Over the past decade, corporations have begun to ask customers to rate the work of retailers. restaurant servers, pharmacists, doctors ներկայացուցիչ representatives of the call center. Similar systems are used in gig desktops such as: About:, Life:t և: DoorDash:which, unlike Starbucks, say they directly punish individual employees whose ratings are below acceptable thresholds.
Legal experts say that the trend is transforming the customer-service relationship, giving customers a role that is more like a supervisor. They worry that by using the responses collected through online surveys, corporations may inadvertently allow their clients’ gender-racial bias to influence how they manage their workforce, which can be discriminatory.
“Customer feedback is clearly unreliable, discriminatory, especially on women, of people of color,” said Dallan Flake, a professor of law at Ohio State University who wrote about customer feedback. “Nevertheless, businesses are relying more and more on employment decisions, such as promotion, termination, and pay rates.”
Borges stressed that communication units are just one signal that Starbucks uses to evaluate the performance of its stores. He said the company is aware that the demographics of its staff can affect ratings, encouraging store managers to focus on improving over time rather than comparing them to other places. He added that the company’s diversity inclusion team works closely with the teams responsible for creating materials such as customer inquiries.Points 101:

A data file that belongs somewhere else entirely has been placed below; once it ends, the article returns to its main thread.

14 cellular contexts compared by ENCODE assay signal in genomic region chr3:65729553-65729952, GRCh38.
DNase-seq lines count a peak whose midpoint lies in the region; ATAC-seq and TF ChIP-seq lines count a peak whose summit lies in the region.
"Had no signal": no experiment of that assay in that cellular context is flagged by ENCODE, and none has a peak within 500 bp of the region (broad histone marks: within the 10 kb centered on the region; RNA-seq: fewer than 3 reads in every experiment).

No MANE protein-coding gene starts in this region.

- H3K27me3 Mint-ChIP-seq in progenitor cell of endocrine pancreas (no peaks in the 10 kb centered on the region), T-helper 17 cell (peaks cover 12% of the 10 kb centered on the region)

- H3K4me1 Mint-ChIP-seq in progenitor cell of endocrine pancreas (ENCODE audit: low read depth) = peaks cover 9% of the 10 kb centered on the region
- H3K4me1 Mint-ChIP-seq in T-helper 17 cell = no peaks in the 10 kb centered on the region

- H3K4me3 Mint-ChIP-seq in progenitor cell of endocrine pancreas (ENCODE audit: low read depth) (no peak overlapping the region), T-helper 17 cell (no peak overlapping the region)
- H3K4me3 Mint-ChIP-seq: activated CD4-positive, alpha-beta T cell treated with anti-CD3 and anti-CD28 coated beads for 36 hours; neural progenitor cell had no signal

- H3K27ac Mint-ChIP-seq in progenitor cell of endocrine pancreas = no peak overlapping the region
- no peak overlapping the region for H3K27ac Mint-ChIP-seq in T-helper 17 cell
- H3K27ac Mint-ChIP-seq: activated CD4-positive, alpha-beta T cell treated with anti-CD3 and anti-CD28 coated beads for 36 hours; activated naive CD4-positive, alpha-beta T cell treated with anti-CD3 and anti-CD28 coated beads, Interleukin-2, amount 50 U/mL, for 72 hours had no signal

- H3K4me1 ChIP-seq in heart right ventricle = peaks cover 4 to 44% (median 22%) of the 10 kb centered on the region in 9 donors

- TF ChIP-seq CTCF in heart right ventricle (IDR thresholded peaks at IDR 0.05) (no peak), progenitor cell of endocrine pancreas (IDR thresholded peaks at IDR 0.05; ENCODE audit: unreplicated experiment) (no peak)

Starbucks calculates contact points by compiling email inquiries sent to a sample of customers who are part of its rewards plan, which the company believes has more than 27 million Active members in the US They are asked to rate a number of statements about their recent experience with Starbucks (1) ‘Strongly disagree’ to (7) ‘Strongly agree’. The survey includes questions about how clean the store was, how tasty the drinks were, but one of them was most related to the communication unit. “The staff worked hard to get to know me.”
Perfect scores are taken into account for increasing the measurement, according to Starbucks, while anything less than 7 actually counts as zero. For example, if 40 out of 100 respondents answered 7, the customer contact point at that location would be 40. The points are updated at the beginning of each week, taking into account the data of the previous eight weeks.